Steve Bemis came to the rescue in March 1977, when he called me and a few other DC I-Os to explore the possibility of starting a local I-O professional association for DC, MD, and VA.  This small group of I-Os became the Founding Members of PTC/MW.  (PTC/MW later changed its name to PTCMW, as described below.)

    Steve was the perfect person to lead the creation of PTC/MW.  He was a friendly and helpful I-O who already knew most of the I-Os in DC (and across USA) from his work for the federal government (Labor/OFCCP) and various DC consulting firms.  He was also committed to the development of employee selection procedures that identified the best candidates, while maintaining equal employment opportunity.  Steve felt this goal could be achieved if there were greater sharing of ideas among I-Os, lawyers, and other interested parties.

    To continue reading, download the entire article HERE

  • 10/22/2018 10:00 PM | Anonymous

    Author: Josh Isaacson, PTCMW President

    PTCMW is constantly evolving with the times and our memberships needs. This new format aims to maintain the quality of content that the newsletter has provided since its inception while allowing for a more interactive online forum for discussions and ease of access. Our plan is to publish blog posts throughout the year on the PTCMW website, which will allow authors and members to engage in discussions on current topics of interest.  We really hope you enjoy this new look!

    Please join me in an overdue acknowledgement and THANK YOU to the 2017 PTCMW board and committee members for a job well-done. In 2017, PTCMW had an all-star line-up of speakers, provided several networking opportunities for members, produced a newsletter filled with insightful columns, and engaged I-O psychology graduate students through our consulting challenge. 2017 also marked PTCMW’s 40th anniversary and we ended it with a bang throwing the largest happy hour event in PTCMW’s history.  Finally, PTCMW’s annual Fall Event welcomed 200 attendees, 22 sponsoring and participating organizations, and speakers Nancy Tippins and Elizabeth Kolmstetter highlighted the event discussing successes and challenges in personnel selection across the public and private sectors. Thank you to everyone who made these events possible and to the members for keeping PTCMW strong!

    Your current PTCMW board and committee members have been very hard at work continuing to provide high-value resources and networking opportunities to members over the past 10 months. We’ve hosted 12 well attended events including six presentations, two panel discussions, one workshop, our annual graduate student consulting challenge, and two networking happy hours. Topics have been diverse including a discussion on reducing mean group differences on cognitive ability tests, coaching and I/O Psychology, astronaut selection, data visualization, machine learning approach to job analysis, and generational differences in workplace attitudes and job satisfaction. Our membership is also looking strong with 325 active members and over 40 new members in 2018.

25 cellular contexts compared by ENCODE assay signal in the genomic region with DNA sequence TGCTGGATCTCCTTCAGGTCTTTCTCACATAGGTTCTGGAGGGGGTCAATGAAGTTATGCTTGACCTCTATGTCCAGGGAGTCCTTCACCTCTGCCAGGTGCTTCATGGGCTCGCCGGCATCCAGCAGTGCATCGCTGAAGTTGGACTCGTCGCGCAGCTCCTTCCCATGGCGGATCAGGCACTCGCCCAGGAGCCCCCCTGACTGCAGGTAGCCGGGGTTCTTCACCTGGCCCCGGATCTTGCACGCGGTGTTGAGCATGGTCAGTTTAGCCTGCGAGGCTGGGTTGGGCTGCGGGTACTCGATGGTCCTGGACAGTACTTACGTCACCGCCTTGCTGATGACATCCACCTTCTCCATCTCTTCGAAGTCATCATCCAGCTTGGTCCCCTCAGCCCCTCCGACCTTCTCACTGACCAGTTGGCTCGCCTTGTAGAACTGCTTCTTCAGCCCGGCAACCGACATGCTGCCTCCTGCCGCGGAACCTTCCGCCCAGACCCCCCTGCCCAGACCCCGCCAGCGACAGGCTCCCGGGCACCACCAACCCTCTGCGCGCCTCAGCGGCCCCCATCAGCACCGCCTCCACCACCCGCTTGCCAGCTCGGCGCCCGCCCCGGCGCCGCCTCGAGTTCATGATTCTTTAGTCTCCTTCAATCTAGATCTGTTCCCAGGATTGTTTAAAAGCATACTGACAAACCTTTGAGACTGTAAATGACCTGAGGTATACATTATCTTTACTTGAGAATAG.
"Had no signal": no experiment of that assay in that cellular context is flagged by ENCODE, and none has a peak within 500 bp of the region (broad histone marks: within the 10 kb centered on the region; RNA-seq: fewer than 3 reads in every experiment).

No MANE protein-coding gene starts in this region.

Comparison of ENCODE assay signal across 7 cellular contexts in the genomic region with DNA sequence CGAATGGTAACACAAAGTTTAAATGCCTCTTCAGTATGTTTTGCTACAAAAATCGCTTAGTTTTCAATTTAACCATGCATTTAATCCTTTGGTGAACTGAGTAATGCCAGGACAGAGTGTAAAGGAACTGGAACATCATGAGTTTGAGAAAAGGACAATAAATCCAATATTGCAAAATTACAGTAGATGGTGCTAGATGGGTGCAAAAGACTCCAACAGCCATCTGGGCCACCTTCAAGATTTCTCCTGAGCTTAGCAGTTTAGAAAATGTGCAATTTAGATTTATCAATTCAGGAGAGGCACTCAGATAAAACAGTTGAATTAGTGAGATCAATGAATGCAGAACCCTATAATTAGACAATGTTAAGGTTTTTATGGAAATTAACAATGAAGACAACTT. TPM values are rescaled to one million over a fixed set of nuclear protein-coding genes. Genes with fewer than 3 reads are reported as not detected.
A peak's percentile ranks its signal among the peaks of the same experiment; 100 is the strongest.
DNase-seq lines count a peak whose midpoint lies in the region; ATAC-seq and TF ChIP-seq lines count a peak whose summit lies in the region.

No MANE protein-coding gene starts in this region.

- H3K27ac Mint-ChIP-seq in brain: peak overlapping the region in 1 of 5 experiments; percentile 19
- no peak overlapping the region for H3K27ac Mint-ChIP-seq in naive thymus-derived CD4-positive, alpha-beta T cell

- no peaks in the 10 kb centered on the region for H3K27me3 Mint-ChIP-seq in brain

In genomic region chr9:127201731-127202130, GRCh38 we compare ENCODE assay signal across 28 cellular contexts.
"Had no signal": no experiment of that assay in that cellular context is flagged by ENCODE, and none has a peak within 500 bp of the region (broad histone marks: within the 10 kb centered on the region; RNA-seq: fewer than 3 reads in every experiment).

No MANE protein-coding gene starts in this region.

The Annual Fall Event: November, 5th!

    Panelists Liberty Munson, Dave Dorsey, and Seymour Adler will present on “Cutting Edge Technology: Transforming the World of Work and I/O Psychology as We Know It”. We also have  a record 23 sponsoring organizations this year and there will be plenty of fun *New* prizes to give away during the networking and talent connection portion of the event!

    Please secure your spot and register now as space is limited!  Click here for more information.

    Newsletter Blog Naming Competition!!!

    Please send us ONE creative name for PTCMW’s Newsletter Blog by November 9th.  Following the Fall Event we will send out a poll to have members vote on a winner.  The winner will get FREE admission to one of our monthly events in 2019. Send your name to our new Newsletter/Blog Editor, Cliff Haimann, here.

    We Need Authors and Volunteers

    • We are looking for people interested in writing articles and facilitating discussions on our new blog! If interested, please send an email to our Newsletter/Blog Editor here.
    • Although we have several great volunteers lending their service to PTCMW we are always looking for more help and fresh perspectives. If you are interested in helping out, even for just an hour a month, please get in touch!

    We want your feedback 

    If you have any suggestions for making PTCMW and this newsletter better please email the President directly here – or feel free to leave a comment below!